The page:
Monday, November 1, 2010

Goblin Market

Some friends of mine gave me a copy of this lovely edition of Cristina Rossetti's atmospheric Victorian Poem, "The Goblin Market" a few years ago, and I adored it immediately.  I came across it this month and thought it might be a fun R.I.P. Halloween-time read-aloud for my kids, particularly as the rich text is accompanied by gorgeous reproductions of Pre-Raphaelite paintings by Dante Gabriel Rossetti, Christina Rossetti's brother.  They weren't originally designed to illustrate the poem, but somehow they fit the tone and style of the tale perfectly.

"The Goblin Market" tells the story of two sisters who, as the story opens, are outside when they hear the goblins passing by, calling out to everyone to come and buy their fruit:

Our grapes fresh from the vine, 
Pomegranates full and fine,
Dates and sharp bullaces,
Rare pears and greengages, 
Damsons and bilberries, 
Taste them and try: 
Currants and gooseberries,
Bright-fire-like barberries,
Figs to fill your mouth,
Citrons from the South,
Sweet to tongue and sound to eye;
Come buy, come buy."


The sisters hide in the bushes as the goblin men go by.  They know they shouldn't look at them, much less eat the fruit.  A young woman in their village succumbed to the temptation, and then she wasted away, longing for more of the otherworldly food.  Lizzie chides her sister, Laura, for peeking at the goblin men, and when she finds herself tempted to look, too, she puts her fingers in her ears, squeezes her eyes shut, and runs.  But not Laura.  Overcome by curiosity, she can't help but take a look at the strange men:

One had a cat's face,
One had a tail,
One tramped at a rat's pace,
One crawled like a snail, 
One like a wombat prowled obtuse and furry,
One like a ratel tumbled hurry scurry.

When the men stop to look at her, Laura spies the delicious, perfect fruit.  But she has no money, she tells them, as they press her to "Come buy! Come buy!"  They will give her some, though, for just a single lock of her golden hair...

And so begins this tale of sisters, temptation, love and redemption, told in descriptive, charming, atmospheric verse.  At first I thought my children (9 and 11 years old) might find it too much for them, with its unfamiliar vocabulary and old-fashioned language.  But they quickly got pulled into the timeless story, and wouldn't let me stop reading until we came to the end.  It was the perfect choice for a cozy, Halloween-time read, and I'm so pleased my daughters enjoyed it as much as I did.  Here is a link to a free audio version, and here is a link to the text of the poem.  Enjoy!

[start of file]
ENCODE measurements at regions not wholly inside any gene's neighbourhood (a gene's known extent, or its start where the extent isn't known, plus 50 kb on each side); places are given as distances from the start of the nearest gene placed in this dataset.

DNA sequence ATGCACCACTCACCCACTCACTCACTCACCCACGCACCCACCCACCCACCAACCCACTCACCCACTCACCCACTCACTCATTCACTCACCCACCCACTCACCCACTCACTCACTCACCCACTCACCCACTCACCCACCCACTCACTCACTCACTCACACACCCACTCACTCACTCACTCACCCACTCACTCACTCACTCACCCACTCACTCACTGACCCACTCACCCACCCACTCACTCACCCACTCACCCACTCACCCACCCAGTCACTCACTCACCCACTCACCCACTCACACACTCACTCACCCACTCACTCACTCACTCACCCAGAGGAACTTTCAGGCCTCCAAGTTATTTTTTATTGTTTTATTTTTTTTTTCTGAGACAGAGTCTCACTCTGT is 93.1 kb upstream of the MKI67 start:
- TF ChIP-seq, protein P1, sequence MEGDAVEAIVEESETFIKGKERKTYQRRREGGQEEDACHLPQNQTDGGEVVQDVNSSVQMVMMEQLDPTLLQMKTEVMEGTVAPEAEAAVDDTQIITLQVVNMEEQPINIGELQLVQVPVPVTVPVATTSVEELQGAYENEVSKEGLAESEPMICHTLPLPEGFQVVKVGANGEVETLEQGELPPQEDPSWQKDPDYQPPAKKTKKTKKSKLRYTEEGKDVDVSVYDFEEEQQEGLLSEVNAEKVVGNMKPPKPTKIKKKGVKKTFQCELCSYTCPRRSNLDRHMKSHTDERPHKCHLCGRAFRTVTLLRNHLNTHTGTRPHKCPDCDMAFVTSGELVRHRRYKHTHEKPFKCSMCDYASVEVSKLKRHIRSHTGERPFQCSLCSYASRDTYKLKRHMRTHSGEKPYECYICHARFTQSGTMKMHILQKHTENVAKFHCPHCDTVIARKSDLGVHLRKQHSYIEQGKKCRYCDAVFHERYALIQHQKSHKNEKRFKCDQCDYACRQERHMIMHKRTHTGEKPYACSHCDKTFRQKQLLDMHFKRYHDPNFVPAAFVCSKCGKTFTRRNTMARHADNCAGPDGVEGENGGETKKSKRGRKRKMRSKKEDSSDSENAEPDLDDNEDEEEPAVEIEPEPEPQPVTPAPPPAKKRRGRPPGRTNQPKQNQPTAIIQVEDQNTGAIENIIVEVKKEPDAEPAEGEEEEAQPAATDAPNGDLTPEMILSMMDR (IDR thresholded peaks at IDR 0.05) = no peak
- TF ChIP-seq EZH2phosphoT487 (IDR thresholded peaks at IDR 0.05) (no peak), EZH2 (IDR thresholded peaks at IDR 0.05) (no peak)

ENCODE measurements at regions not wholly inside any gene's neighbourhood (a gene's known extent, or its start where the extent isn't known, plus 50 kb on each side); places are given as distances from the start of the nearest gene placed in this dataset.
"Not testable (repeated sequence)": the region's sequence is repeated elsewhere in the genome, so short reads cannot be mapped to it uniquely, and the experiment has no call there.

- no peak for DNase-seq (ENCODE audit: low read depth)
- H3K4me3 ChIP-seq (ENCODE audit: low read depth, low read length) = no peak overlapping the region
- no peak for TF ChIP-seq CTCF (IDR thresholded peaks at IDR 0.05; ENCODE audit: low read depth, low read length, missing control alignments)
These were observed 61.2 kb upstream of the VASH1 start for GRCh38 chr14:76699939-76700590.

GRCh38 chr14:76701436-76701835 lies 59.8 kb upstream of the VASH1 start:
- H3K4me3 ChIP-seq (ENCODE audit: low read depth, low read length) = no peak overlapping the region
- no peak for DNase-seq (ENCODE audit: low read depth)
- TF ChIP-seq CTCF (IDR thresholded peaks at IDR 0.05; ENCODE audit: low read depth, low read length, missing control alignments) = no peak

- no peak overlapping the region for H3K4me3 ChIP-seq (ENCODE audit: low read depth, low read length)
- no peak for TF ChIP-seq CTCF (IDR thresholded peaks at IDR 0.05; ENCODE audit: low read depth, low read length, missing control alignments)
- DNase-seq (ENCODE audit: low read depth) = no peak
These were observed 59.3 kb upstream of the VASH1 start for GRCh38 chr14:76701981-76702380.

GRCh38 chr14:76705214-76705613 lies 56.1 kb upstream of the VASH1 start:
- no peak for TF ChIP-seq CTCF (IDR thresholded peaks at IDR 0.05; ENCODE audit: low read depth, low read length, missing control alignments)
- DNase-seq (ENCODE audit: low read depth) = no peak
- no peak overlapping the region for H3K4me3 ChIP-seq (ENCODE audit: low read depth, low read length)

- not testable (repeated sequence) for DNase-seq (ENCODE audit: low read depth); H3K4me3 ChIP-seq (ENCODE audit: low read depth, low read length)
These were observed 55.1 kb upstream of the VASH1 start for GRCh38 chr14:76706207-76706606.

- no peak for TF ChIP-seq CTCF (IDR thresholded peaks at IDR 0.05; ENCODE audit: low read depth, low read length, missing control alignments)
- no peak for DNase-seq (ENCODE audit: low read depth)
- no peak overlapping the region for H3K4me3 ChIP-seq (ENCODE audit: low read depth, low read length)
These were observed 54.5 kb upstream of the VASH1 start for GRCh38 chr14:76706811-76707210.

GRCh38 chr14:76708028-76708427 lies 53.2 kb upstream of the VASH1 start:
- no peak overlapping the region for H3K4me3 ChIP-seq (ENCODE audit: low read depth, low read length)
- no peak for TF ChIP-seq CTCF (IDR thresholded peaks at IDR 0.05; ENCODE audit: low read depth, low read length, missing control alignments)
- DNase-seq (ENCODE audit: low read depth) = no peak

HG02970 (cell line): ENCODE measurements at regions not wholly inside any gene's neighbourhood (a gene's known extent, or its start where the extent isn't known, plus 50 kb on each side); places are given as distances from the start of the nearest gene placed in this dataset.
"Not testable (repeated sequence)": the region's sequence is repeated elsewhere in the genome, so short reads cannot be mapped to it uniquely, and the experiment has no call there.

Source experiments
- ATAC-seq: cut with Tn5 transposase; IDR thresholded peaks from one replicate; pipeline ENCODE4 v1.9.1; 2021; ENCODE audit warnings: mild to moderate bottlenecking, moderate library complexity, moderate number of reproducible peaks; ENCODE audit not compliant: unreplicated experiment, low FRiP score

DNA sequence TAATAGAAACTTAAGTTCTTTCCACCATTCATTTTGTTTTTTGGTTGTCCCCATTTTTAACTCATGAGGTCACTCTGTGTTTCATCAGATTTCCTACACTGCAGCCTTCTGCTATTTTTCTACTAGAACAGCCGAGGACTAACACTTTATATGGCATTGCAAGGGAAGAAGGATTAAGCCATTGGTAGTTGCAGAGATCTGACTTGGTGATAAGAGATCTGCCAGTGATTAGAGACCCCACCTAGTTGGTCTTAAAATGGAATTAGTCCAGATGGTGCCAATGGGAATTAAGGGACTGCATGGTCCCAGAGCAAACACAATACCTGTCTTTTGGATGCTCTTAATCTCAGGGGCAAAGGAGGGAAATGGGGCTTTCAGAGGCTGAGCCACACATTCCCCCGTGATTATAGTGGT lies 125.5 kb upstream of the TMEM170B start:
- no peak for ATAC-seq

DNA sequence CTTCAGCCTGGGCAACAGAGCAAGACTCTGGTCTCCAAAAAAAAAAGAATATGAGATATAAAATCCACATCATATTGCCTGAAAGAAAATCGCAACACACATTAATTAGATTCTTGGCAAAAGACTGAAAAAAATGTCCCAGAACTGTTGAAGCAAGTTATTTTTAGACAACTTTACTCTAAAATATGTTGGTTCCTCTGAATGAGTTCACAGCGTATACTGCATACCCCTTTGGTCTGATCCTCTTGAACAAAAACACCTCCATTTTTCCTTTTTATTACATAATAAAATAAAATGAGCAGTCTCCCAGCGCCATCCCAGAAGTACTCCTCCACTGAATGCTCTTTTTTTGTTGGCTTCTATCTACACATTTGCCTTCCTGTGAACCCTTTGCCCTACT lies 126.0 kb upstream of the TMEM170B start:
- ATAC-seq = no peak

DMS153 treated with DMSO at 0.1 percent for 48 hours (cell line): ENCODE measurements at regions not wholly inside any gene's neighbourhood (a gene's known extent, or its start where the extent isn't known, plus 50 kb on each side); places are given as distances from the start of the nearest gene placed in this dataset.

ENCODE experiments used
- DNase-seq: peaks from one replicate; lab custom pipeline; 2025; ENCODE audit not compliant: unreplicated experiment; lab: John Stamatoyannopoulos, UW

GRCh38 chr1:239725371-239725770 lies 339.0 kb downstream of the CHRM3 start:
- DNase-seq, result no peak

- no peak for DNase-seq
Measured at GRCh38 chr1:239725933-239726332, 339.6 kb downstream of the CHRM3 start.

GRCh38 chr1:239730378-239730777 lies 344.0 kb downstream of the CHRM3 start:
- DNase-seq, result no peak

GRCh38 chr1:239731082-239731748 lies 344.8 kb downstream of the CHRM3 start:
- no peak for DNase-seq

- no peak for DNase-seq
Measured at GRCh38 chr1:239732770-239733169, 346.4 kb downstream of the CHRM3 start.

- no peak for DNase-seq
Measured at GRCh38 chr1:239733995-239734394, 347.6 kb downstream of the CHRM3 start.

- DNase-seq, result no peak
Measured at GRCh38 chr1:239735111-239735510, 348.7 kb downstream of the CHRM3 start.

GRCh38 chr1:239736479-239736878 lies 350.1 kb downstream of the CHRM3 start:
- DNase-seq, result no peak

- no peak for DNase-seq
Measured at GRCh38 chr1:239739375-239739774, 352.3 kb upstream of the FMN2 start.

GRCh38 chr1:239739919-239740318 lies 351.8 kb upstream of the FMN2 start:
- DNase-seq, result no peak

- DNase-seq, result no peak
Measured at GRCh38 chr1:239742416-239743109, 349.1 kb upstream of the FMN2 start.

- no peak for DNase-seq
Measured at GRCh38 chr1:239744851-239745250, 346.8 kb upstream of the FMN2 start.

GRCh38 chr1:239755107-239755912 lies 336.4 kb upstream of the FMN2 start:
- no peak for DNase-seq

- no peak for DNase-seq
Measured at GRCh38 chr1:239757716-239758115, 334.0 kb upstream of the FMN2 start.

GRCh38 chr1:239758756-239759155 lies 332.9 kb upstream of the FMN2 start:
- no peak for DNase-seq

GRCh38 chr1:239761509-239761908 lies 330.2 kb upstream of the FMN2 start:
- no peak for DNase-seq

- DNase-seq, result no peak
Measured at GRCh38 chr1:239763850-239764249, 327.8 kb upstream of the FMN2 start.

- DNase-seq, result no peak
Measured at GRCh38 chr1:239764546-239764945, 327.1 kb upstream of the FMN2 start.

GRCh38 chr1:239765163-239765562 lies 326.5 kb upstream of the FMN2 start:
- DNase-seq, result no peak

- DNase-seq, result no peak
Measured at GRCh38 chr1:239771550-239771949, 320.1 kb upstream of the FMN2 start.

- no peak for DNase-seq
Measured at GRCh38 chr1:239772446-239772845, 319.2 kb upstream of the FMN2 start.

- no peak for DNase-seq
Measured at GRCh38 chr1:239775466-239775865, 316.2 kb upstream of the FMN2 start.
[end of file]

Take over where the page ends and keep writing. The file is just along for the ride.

This is the original cover that Dante Gabriel Rossetti did for Christina's poetry collection, although it was not included in my copy of the book, which seems rather strange.

Goblin Market: A Tale of Two Sisters by Christina Rossetti; illustrated by Dante Gabriel Rossetti (Chronicle Books, 1997; originally published in 1862)

Source: My own bookshelves

6 comments:

  1. I'm sure you won't be surprised to hear this is one of my favourite poems :P This edition sounds absolutely gorgeous - I must keep an eye out for it!

    ReplyDelete
  2. Wow that edition looks GORGEOUS!!! I have this on my shelves to read...I'm dying to read it!

    ReplyDelete
  3. Sounds fabulous. This one's going on my Christmas list!

    ReplyDelete
  4. Nymeth - You are right - it doesn't surprise me a single bit that you love this one! I hope you can find this edition - it's lovely.

    Chris - Oh, I'll be looking forward to hearing your thoughts on this!

    Mariel - I think you'll definitely enjoy this one.

    ReplyDelete
  5. I both like and am totally creeped out by this poem. :p They quote it in the second-scariest episode of Doctor Who ever, which gives it an extra layer of scariness in my head.

    Fun fact: Dante Gabriel Rossetti was obsessed with wombats. He kept pet wombats and let them sit on the table while he was eating.

    ReplyDelete
  6. Jenny - I had no idea about the wombat thing, but I have to say I was totally puzzled that she would include wombat as an animal in her descriptions of the goblins. I wondered if she'd ever actually seen one, but now I know! I love wombats (although I'm not sure I'd want one on the table while I ate). Have you read Diary of a Wombat? Now there's a new one that's just as cute: Diary of a Baby Wombat.

    ReplyDelete

Thanks for stopping by and taking the time to leave a comment!